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MISSOULA, Mont. — The American Indigenous Business Leaders has launched a student advisory board to help steer the nonprofit in better assisting Indigenous business students.

A total of 14 students spanning 11 tribes and nine states have joined the advisory board, which took shape in late January. The group chose students based on their past involvement with the organization and demonstrations of leadership within their communities, said AIBL Executive Director Prairie Bighorn-Blount. 

AIBL is a chapter-based organization present in 30 universities across North America. Chapter members are eligible for scholarships, internships, networking opportunities and conferences. The group distributed more than $100,000 in scholarships in 2019, according to tax filings. 

With the new advisory board, the organization hopes to receive guidance on how to tailor, modify and market its programming, Bighorn-Blount said.

“We created the SAB to serve as a guiding light for the organization that keeps us continually plugged in to the changing needs of our student body,” Bighorn-Blount said. “We use the board to help design leadership initiatives, social media content and overall relativity of our programming.

“Since we serve students, it’s imperative that we talk with them as we develop tools and programs to help them develop the kinds of careers they can be passionate about.”

The board meets virtually with AIBL staff once a month to discuss the challenges that Indigenous business students face. That feedback will “empower” AIBL’s assistance to stay relevant to its participants amid a “rapidly changing world.”

Student advisory board member Jacob Crane of the Tsuu’tina Nation in Alberta, Canada said it was an honor to help guide AIBL’s focus.

“It feels like I have a voice, like I can help give direction to folks coming up behind me,” Crane said. “We just give feedback to the organization on what we as students and business owners really need to succeed in today’s climate.”
Those needs include financial support and advice, Crane said.

“I think Indigenous students need access to educational resources such as scholarships, so they actually pay to go to school and survive there. We also need financial resources so we can know how to budget,” Crane said. “As a small business owner, I think it’s also important to get advice on how to shape and build your business. That’s really important for a young person.”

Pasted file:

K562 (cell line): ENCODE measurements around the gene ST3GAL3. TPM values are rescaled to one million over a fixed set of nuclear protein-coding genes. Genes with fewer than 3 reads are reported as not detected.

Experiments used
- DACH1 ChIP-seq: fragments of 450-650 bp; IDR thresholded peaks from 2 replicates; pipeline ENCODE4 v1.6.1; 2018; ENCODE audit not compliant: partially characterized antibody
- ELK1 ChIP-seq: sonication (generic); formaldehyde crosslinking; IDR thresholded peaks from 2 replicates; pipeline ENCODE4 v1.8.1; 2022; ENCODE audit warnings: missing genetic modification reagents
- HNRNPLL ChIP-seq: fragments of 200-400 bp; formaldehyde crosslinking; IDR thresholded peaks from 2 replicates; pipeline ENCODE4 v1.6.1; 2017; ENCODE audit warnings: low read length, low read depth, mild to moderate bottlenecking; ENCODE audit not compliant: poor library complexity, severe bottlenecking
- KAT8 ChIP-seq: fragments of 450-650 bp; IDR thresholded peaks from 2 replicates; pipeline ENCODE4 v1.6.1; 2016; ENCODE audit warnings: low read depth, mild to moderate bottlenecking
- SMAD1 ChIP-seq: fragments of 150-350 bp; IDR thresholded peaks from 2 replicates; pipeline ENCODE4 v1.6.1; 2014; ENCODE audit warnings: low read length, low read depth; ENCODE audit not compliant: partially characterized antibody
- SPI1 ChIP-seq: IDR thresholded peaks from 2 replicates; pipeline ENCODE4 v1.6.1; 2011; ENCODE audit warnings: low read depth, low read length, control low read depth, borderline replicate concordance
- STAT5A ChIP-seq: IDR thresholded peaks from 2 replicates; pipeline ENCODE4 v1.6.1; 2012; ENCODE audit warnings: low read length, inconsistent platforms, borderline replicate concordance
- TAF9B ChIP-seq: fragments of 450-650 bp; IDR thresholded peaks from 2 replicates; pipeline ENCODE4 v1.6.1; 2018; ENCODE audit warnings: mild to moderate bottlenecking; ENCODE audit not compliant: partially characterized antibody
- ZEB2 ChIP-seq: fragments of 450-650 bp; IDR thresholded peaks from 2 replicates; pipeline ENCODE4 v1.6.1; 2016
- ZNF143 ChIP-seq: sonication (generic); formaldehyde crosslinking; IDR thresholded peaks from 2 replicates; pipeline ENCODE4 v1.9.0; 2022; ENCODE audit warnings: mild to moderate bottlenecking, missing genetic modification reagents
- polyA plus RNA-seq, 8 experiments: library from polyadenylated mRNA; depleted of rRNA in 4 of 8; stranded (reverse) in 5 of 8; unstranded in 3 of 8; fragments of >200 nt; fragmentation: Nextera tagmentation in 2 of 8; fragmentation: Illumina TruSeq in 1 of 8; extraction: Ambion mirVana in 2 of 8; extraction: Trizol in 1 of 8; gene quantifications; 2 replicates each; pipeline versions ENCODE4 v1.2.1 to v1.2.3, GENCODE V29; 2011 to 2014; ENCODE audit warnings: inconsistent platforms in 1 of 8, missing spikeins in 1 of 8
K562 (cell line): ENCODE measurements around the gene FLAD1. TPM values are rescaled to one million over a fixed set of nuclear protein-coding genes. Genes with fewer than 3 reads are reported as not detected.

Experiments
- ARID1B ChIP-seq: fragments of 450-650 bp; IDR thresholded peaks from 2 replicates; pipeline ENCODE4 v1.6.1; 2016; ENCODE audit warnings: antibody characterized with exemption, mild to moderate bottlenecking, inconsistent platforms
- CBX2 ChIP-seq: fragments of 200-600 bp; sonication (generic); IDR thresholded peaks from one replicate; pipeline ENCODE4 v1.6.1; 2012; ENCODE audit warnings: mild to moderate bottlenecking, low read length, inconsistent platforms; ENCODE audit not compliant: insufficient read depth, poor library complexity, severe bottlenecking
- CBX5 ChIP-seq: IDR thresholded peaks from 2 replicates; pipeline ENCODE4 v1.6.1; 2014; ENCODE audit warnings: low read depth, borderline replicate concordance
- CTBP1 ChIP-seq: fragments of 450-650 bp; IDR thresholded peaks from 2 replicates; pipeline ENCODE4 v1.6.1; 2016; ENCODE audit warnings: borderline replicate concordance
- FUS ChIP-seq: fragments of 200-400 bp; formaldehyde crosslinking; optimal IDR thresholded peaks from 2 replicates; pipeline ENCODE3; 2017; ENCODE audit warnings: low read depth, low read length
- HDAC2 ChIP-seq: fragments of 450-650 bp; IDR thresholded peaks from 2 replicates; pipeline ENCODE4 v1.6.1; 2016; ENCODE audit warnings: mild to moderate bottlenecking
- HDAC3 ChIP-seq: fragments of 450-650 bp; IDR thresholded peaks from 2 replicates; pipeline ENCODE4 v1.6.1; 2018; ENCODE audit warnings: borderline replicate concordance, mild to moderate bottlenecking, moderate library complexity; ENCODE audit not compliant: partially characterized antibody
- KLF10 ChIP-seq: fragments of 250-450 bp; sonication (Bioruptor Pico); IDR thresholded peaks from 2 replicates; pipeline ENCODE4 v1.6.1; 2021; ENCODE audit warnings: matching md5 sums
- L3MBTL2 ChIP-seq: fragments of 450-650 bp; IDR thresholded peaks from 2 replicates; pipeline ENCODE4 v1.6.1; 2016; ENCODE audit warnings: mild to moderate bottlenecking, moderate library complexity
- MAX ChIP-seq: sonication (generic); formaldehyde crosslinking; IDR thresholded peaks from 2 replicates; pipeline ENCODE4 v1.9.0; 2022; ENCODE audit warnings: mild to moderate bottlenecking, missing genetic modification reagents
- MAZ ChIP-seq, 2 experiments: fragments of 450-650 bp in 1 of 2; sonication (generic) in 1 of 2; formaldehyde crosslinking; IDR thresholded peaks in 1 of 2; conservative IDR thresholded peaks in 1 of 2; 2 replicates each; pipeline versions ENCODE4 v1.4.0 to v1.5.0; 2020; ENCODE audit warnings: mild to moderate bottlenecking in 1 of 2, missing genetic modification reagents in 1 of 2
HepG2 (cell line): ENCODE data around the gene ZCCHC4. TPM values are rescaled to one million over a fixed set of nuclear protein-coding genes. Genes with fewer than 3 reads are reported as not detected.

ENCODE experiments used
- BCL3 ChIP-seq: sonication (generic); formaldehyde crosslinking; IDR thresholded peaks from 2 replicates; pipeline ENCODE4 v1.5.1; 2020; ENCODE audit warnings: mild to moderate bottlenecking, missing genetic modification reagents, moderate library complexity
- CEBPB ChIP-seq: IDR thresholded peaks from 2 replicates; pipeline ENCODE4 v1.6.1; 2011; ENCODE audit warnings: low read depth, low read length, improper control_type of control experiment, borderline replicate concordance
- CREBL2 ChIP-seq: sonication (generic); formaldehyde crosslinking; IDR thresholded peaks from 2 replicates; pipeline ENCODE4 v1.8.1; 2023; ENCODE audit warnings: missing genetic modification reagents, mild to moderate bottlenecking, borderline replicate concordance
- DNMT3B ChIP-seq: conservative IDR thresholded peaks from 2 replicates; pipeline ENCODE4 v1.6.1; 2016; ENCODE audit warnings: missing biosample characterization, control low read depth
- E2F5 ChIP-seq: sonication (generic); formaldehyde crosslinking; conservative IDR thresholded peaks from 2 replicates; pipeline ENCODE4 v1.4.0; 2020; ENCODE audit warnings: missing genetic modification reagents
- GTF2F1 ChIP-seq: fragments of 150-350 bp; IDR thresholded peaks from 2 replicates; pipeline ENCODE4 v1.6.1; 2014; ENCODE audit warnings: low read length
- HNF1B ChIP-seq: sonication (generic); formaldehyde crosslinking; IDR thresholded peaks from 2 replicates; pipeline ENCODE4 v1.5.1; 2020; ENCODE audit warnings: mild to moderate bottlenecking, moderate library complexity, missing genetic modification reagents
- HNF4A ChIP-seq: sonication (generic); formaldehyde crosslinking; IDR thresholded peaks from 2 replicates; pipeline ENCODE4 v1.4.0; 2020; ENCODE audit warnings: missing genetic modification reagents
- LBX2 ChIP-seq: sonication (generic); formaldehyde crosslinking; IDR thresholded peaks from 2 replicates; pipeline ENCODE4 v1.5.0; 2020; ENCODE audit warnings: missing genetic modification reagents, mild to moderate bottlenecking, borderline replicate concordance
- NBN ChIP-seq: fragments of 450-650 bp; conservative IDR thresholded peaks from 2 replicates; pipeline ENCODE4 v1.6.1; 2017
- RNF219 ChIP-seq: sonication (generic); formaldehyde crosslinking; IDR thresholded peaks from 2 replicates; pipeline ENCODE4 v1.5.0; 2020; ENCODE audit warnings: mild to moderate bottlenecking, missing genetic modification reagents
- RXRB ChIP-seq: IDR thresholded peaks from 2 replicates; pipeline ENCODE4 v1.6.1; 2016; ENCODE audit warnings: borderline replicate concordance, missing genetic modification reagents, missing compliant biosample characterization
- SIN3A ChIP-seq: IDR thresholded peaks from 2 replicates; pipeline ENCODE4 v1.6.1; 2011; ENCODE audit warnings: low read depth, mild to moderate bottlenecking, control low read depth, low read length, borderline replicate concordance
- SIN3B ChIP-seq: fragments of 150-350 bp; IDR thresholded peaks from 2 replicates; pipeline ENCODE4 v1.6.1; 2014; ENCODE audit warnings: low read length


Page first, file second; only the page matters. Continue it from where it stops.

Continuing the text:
Resources and support

Crane is a senior at Utah Valley University, where he’s pursuing a bachelor’s degree in business management. He’s already started a consulting company in Alberta, and also formed a media production business in the United States.
Crane said resources like AIBL would have been helpful when he was starting out as a student. 

“There wasn’t something like this here when I was early on into university … so it was harder to navigate,” Crane said. “I see AIBL as a navigating piece to help students get access to resources and support.”

AIBL resources like seminars, consultation, and peer-to-peer support systems help prepare students for “leadership and life,” Crane said.

“It helps to have that support. I think the graduation rate goes up tremendously when peers have other peers to talk to that are going through the same things they’re facing,” Crane said. “That’s extremely important.”

Native students are in dire need of assistance, according to an AIBL-compiled September 2020 report. Only 11 percent of Native Americans receive bachelor’s degrees, while 6 percent obtain graduate-level degrees. 

By contrast, none of the students who have completed AIBL’s internship program have discontinued their studies, according to the report. A little more than 40 percent of those students graduated in 2020, and one-third of them plan to go on to graduate studies programs.

More than half of those students who have completed the cohort have gone on to serve their own tribal communities, according the AIBL report. 

Bighorn-Blount said that building future business leaders in Native communities forms a central tenet of AIBL’s mission.

“Being an Indigenous entrepreneur opens up a world of possibilities for talented students that like to think outside the box and are also looking to positively impact the economic environment in Indian Country,” Bighorn-Blount said. “In my opinion, Indigenous entrepreneurs are a crucial link for healthy, thriving Native communities.  It’s my hope that AIBL will be a driving force that empowers Indigenous students to create beautiful careers and communities through the power of entrepreneurship.”

Since you’re here.

Doing business anywhere is a challenge, but it’s even more challenging in Indian Country. Tribes and their citizens face unique obstacles as they try to build Native-owned enterprises: the patchwork of federal laws, bureaucratic red tape, limited access to capital and the fact that most people are unfamiliar with what’s involved in operating a business in Indian Country.

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About The Author
Chez Oxendine
Staff Writer
Chez Oxendine (Lumbee-Cheraw) is a staff writer for Tribal Business News focusing on Native entrepreneurship, small business development, and the gaming industry. Based in Tulsa, Okla., Oxendine was previously a contributing writer for Native News Online, and his journalism has been featured in the Fort Gibson Times, Muskogee Phoenix, Baconian Magazine, Source Magazine and Oklahoma Magazine, among others.
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